The Robert Cray Band, Nothin But Love. Album Review.
When you want a job done properly, it’s best to call out a living legend. Sixteen studio albums down the line and Robert Cray still manages to make playing the blues sound like child’s play.
The Robert Cray Band’s brand new album, Nothin But Love comprises ten songs that are as rich and as diverse in their intricacy as it’s possible to get. Robert Cray, Jim Pugh, Richard Cousins and Tony Braunagel blend their respective instruments together so well and weave a tale of supreme blues together that the sound they create is nothing short of exquisite.
The songs may deal with the staple of blues, the meeting of disaster and fallout getting the better of triumph and ecstasy and the foolishness of love but delivered in the band’s indomitable style. The sound from each instrument raises the expectations of what is to come throughout the album and never once does it disappoint. In Robert’s hand the guitar really is not just another piece of mechanism to be played with frustratingly good abandon, each note is to be savoured and enjoyed.
The album is subtle; then again with Producer Kevin Shirley at the helm you really should expect nothing less. Recently Mr. Shirley has bought out the very best in Joe Bonamassa in a long line of studio albums and his latest recording Driving Towards The Daylight shows what Mr. Shirley can do by marrying his talent to that of Robert Cray and the band, they have created musical gold dust. Songs such as the opening track (Won’t Be) Coming Home, the excellent Side Dish and the exceptional Sadder Days give both producer and artist an album to be proud of and quite possibly the best album that Robert Cray has recorded since 2001’s Shoulda Been Home.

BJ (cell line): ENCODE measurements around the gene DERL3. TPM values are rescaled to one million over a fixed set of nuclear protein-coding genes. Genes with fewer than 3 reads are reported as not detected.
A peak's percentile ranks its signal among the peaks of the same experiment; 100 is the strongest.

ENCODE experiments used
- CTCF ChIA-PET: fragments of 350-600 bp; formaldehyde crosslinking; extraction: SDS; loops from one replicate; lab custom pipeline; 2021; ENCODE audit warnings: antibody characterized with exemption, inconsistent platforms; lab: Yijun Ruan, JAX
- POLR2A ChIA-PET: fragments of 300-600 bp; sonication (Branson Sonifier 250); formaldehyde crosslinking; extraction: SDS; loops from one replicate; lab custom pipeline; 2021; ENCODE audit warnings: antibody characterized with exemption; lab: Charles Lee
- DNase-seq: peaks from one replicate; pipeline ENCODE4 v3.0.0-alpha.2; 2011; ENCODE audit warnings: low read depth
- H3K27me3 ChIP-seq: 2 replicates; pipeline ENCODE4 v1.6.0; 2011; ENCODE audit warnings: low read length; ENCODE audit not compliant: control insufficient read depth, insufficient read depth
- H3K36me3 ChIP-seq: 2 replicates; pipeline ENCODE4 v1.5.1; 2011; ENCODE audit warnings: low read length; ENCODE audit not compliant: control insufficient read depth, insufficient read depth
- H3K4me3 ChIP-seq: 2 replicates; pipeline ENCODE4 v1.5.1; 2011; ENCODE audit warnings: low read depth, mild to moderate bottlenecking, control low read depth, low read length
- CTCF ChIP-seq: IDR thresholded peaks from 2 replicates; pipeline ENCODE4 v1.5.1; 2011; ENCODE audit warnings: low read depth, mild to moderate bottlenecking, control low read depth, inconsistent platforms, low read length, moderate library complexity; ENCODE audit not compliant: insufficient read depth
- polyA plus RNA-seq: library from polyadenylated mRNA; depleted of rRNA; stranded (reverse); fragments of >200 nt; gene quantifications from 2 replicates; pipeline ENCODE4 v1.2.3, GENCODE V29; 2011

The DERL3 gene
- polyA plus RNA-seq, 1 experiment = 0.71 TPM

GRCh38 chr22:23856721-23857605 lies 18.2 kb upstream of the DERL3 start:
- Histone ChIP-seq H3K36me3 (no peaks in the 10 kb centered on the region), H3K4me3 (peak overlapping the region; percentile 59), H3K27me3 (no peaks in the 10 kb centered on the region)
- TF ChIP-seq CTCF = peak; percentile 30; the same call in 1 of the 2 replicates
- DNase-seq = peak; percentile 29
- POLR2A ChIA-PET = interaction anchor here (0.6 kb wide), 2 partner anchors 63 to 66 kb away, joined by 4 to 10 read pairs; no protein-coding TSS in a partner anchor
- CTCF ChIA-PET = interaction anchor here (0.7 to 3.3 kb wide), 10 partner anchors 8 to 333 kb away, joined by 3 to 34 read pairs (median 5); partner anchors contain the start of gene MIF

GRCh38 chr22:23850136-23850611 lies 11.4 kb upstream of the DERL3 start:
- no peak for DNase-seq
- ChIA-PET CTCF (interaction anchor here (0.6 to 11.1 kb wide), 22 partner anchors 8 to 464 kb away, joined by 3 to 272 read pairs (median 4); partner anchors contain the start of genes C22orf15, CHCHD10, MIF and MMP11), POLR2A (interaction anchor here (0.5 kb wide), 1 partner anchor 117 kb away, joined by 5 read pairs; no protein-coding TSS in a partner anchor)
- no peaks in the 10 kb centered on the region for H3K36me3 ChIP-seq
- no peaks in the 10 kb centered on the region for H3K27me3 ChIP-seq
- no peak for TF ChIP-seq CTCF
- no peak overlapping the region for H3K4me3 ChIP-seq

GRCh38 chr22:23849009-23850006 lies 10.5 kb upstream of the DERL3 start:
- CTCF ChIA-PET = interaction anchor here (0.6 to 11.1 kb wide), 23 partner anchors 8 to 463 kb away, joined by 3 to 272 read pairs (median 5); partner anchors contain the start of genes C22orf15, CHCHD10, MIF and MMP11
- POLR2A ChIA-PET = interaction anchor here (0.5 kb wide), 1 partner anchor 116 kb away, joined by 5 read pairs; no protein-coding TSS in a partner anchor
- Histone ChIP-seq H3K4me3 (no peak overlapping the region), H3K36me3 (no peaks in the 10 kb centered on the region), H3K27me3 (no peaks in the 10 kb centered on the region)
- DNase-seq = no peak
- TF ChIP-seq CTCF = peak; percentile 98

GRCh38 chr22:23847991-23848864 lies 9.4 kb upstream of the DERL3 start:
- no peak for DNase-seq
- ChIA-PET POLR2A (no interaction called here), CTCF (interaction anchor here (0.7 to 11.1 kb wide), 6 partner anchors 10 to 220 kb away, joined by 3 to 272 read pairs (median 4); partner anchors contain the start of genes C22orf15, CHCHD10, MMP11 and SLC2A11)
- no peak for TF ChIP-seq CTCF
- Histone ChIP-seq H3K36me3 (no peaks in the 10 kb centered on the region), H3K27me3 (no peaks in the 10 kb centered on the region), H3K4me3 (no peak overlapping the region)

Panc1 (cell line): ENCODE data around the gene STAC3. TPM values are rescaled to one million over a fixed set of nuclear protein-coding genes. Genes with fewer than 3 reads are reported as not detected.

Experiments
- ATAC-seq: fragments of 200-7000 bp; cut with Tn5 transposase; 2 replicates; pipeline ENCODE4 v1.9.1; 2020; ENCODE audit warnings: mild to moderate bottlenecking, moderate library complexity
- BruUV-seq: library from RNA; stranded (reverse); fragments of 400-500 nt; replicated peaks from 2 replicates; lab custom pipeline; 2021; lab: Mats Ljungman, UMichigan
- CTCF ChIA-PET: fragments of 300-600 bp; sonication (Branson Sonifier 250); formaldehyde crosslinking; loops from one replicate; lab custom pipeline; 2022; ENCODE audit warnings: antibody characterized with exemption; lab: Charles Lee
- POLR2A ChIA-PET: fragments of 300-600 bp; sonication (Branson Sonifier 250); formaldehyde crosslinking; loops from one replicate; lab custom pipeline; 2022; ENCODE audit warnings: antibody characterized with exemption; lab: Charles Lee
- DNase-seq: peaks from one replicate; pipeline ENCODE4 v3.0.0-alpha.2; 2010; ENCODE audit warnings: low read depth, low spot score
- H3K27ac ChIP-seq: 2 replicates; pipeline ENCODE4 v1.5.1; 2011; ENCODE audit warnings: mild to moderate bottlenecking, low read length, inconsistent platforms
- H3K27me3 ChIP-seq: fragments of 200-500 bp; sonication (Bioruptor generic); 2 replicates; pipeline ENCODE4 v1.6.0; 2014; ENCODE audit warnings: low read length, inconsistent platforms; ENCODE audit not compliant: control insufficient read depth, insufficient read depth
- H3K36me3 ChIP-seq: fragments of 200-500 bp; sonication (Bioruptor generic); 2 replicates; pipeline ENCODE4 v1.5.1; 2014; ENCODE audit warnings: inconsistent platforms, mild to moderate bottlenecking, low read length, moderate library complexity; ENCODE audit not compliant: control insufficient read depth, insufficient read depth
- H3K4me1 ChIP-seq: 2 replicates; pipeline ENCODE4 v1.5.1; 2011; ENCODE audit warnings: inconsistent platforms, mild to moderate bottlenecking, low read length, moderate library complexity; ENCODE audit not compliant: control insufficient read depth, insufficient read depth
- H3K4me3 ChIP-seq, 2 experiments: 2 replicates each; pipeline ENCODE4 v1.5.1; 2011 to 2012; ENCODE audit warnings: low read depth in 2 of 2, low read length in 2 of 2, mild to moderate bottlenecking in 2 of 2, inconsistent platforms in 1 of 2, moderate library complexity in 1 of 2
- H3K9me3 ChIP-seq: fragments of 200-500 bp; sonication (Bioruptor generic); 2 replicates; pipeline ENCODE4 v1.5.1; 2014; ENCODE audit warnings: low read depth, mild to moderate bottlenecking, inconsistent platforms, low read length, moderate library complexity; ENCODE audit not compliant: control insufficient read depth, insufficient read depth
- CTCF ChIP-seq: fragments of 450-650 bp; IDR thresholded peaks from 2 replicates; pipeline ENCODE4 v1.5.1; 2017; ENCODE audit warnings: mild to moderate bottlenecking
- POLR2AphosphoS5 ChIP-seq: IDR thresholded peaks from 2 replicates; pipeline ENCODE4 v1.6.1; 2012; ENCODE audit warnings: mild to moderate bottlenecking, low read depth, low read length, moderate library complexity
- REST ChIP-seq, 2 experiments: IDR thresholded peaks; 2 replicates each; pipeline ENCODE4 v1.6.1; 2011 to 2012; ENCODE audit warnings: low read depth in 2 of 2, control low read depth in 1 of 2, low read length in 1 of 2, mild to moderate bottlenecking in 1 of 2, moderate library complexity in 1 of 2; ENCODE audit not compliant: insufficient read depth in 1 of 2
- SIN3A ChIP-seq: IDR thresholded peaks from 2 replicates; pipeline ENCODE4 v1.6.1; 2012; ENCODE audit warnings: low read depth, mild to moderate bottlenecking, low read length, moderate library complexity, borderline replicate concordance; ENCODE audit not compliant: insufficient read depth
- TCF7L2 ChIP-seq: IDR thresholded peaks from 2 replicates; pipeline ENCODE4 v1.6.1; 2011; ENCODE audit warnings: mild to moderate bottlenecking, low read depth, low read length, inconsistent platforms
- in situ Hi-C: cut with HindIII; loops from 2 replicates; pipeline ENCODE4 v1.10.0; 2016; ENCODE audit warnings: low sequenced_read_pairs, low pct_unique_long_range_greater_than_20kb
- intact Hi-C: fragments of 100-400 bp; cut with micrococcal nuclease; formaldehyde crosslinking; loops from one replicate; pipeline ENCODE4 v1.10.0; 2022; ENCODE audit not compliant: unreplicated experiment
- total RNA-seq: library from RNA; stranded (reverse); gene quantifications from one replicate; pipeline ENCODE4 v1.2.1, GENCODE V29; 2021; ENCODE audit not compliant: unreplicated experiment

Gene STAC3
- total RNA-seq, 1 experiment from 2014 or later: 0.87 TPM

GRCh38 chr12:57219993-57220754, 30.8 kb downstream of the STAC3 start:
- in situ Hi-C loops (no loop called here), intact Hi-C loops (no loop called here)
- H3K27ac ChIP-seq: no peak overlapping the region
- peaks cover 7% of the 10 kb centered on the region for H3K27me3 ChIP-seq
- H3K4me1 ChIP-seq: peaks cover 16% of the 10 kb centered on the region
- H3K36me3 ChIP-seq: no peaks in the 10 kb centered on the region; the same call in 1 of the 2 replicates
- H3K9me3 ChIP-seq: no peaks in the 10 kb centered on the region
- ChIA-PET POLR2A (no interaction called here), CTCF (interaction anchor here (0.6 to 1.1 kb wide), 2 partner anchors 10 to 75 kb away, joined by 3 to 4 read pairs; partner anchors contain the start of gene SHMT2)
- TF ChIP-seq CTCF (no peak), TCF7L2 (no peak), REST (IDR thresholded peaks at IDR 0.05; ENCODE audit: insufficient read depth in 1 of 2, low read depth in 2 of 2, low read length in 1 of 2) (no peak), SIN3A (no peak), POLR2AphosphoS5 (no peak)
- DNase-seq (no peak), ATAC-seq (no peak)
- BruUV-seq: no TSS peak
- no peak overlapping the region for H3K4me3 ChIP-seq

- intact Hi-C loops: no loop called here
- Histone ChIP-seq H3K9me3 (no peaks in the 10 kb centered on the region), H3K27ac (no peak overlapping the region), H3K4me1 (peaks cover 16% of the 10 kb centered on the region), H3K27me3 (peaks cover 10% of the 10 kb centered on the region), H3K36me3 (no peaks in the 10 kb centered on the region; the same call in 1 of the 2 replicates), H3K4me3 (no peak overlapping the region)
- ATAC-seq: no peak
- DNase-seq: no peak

Alongside Joe Bonamassa’s Driving Towards The Daylight, Nothin But Love will be fighting it out for the honour of best blues album of the year. It’s a musical fight to relish.
Nothin But Love is released in the U.K. by Provogue Records on Monday 27th August.
Ian D. Hall